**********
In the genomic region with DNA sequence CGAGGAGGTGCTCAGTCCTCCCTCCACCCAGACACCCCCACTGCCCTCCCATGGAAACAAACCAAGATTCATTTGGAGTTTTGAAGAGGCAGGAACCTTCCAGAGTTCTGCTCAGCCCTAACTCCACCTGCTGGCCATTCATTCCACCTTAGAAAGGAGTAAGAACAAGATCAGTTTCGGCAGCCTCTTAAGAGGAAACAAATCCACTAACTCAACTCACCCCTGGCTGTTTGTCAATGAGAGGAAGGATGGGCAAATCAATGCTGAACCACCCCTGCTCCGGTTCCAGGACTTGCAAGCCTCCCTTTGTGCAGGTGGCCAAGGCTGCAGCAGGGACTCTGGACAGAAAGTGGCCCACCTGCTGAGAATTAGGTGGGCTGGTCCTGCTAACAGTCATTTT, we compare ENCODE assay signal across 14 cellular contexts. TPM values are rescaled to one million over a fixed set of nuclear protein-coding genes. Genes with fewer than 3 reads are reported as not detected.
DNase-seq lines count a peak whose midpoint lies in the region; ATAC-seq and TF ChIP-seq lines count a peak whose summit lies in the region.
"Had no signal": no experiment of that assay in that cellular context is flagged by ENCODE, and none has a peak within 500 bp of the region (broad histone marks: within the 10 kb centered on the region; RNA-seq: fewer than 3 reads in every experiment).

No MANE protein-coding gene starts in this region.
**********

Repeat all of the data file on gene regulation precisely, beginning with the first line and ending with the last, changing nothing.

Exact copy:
In the genomic region with DNA sequence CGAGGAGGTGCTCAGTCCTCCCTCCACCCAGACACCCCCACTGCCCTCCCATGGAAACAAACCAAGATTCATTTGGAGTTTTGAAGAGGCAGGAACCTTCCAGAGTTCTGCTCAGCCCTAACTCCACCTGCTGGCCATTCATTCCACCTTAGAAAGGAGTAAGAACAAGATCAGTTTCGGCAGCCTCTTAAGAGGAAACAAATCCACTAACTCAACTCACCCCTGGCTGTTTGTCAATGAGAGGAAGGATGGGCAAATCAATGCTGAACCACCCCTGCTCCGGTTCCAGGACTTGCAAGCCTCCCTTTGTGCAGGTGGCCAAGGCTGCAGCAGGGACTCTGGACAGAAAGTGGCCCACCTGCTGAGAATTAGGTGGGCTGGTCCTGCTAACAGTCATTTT, we compare ENCODE assay signal across 14 cellular contexts. TPM values are rescaled to one million over a fixed set of nuclear protein-coding genes. Genes with fewer than 3 reads are reported as not detected.
DNase-seq lines count a peak whose midpoint lies in the region; ATAC-seq and TF ChIP-seq lines count a peak whose summit lies in the region.
"Had no signal": no experiment of that assay in that cellular context is flagged by ENCODE, and none has a peak within 500 bp of the region (broad histone marks: within the 10 kb centered on the region; RNA-seq: fewer than 3 reads in every experiment).

No MANE protein-coding gene starts in this region.